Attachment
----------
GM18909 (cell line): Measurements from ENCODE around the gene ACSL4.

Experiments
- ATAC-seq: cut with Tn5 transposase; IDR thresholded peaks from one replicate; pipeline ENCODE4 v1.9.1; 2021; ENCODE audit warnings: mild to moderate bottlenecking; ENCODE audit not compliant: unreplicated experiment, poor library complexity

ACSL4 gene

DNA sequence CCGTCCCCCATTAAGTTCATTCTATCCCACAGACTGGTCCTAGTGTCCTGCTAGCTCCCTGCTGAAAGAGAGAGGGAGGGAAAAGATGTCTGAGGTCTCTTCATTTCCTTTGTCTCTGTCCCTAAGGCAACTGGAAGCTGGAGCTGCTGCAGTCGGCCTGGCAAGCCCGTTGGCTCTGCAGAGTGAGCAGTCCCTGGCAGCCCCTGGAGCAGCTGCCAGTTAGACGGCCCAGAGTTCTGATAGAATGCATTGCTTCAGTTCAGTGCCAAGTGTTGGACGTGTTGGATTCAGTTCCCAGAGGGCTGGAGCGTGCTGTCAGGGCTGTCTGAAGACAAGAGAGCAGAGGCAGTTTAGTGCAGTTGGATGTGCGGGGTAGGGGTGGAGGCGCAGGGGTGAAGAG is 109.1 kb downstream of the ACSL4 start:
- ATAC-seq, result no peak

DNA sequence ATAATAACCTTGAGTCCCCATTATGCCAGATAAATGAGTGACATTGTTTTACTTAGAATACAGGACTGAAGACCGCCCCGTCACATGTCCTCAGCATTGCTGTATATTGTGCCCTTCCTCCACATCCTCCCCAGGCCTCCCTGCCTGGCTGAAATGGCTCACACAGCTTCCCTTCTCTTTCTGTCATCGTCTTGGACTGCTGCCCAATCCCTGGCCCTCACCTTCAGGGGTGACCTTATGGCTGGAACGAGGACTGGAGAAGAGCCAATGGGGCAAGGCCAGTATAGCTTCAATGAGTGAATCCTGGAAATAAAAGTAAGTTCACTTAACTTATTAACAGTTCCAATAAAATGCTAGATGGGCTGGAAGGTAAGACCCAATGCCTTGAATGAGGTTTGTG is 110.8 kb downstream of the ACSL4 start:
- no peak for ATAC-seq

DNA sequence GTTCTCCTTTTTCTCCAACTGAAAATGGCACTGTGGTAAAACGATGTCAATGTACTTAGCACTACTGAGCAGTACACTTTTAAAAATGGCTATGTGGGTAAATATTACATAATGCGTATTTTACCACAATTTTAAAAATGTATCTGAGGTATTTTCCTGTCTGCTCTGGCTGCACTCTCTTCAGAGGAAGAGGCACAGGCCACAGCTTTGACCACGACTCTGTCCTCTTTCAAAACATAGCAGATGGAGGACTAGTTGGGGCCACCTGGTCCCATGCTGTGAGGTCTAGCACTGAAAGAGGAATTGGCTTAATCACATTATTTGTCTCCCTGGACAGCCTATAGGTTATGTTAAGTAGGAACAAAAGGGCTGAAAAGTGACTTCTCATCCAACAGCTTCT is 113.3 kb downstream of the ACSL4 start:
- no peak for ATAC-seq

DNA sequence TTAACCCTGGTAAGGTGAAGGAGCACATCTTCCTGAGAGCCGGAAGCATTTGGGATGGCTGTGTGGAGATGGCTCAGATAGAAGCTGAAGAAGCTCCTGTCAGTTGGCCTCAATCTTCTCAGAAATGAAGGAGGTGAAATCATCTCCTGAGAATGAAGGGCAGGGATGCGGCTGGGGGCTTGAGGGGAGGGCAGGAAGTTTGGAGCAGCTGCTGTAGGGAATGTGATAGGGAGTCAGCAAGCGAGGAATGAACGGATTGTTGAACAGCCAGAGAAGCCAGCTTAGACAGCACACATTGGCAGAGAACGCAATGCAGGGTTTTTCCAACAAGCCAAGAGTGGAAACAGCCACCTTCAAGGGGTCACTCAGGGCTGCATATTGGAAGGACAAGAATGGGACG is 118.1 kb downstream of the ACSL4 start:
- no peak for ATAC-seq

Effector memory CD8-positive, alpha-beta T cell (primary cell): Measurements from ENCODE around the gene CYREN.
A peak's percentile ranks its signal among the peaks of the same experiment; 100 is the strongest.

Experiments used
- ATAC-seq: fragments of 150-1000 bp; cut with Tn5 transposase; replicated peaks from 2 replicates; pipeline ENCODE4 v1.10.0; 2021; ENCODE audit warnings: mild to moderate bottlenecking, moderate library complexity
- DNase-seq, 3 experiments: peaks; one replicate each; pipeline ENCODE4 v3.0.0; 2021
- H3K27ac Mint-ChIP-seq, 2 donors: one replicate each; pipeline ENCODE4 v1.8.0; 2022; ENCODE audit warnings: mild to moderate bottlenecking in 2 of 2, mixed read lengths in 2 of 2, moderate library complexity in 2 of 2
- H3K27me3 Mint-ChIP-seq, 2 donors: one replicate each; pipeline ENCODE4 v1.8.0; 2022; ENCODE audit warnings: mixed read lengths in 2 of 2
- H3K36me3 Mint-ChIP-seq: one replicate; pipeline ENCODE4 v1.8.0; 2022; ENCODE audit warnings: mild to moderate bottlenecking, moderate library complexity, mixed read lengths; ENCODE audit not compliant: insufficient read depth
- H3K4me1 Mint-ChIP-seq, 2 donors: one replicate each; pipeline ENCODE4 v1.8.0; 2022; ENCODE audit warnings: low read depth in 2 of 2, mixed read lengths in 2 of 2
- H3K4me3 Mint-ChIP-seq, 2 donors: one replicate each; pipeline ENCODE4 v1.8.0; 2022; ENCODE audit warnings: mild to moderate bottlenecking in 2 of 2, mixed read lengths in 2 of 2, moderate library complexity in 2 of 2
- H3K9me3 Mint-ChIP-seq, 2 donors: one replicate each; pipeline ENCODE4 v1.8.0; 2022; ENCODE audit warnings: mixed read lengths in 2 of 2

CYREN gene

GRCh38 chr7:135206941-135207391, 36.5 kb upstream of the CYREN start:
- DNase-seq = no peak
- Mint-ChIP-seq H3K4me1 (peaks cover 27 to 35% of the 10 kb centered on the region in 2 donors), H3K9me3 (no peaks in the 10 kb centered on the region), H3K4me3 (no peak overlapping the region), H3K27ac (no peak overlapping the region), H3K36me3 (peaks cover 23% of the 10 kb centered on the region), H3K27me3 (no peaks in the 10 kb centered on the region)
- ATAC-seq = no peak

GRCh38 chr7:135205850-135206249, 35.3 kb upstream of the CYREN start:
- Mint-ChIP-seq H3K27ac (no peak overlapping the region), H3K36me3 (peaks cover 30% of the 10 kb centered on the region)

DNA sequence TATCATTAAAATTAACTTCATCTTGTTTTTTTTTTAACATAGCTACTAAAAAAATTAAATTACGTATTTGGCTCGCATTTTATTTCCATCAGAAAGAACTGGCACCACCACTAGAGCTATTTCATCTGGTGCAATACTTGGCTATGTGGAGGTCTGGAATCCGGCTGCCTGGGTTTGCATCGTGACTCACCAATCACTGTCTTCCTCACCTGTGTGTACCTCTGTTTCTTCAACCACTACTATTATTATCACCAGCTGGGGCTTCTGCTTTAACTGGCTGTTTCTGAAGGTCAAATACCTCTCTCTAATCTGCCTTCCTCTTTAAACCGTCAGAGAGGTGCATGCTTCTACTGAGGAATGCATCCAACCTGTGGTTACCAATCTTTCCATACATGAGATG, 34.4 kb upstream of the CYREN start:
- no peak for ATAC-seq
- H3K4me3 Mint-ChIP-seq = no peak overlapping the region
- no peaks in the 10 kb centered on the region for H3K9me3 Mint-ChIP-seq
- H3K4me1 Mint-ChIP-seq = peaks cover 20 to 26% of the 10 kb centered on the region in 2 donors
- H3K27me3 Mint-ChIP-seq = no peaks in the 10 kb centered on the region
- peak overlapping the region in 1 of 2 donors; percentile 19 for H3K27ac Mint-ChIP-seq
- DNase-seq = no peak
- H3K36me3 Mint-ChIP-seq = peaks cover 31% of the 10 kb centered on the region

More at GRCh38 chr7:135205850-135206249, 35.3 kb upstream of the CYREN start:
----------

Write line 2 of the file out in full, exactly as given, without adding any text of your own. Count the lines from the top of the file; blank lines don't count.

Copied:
Experiments